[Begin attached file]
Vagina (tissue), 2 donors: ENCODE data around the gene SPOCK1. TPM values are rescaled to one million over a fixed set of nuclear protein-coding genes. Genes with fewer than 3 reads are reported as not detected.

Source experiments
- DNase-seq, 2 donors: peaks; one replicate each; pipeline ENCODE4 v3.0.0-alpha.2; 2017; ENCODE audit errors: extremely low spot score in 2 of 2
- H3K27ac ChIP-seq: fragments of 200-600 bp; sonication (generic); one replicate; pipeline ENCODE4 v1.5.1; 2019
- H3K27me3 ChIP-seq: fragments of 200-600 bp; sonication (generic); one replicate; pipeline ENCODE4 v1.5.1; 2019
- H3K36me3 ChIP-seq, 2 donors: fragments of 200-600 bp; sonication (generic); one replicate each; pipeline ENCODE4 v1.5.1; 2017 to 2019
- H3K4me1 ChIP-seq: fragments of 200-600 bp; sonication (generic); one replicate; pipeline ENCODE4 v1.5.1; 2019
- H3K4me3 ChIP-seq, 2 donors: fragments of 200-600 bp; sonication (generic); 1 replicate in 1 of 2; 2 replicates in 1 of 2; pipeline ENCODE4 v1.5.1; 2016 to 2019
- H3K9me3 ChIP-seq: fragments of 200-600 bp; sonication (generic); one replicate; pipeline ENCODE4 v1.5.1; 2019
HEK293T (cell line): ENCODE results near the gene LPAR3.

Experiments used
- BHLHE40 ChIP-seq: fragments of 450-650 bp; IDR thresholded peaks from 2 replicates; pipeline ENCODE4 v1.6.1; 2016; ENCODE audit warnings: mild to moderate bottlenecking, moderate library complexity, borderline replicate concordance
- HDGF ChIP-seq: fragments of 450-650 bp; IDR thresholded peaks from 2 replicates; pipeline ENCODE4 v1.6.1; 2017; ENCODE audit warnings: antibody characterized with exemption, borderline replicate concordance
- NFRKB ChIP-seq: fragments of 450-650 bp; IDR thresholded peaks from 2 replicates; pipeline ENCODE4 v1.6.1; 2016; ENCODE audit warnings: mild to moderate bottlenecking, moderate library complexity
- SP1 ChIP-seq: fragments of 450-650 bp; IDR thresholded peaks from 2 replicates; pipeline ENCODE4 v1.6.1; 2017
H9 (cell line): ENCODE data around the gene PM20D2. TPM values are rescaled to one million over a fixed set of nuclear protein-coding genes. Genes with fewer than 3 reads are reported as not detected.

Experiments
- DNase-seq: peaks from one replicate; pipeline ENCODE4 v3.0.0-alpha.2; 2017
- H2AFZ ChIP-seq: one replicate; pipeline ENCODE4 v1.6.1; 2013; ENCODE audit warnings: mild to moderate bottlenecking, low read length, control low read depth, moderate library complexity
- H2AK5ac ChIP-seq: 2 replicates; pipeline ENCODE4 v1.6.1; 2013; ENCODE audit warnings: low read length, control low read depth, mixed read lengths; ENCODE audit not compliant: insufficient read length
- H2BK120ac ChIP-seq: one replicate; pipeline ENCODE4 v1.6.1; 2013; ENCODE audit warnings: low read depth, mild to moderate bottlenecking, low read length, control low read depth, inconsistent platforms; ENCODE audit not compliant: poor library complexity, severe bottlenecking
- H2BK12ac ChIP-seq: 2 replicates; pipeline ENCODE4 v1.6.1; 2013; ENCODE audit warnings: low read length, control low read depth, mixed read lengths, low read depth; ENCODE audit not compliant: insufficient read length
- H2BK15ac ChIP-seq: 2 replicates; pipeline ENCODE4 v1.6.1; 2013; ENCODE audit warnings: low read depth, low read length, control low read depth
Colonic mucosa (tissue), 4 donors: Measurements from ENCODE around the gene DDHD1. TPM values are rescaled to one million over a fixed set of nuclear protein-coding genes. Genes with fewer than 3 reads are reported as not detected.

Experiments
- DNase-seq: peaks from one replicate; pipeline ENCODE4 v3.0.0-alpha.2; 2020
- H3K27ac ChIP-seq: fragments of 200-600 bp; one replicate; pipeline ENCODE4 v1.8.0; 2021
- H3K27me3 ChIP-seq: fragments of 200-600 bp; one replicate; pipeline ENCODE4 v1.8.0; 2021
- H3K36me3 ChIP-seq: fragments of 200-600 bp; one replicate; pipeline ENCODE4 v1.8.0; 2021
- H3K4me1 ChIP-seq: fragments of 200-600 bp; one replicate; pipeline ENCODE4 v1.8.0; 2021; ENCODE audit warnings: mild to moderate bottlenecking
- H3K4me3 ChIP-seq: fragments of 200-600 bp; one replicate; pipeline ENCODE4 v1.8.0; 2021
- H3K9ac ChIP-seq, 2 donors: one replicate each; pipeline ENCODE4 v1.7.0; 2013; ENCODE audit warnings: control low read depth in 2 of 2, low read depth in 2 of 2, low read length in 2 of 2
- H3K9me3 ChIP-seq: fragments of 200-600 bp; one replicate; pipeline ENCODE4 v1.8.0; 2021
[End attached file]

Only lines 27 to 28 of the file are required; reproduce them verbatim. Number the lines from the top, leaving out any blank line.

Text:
- H3K27ac ChIP-seq: fragments of 200-600 bp; one replicate; pipeline ENCODE4 v1.8.0; 2021
- H3K27me3 ChIP-seq: fragments of 200-600 bp; one replicate; pipeline ENCODE4 v1.8.0; 2021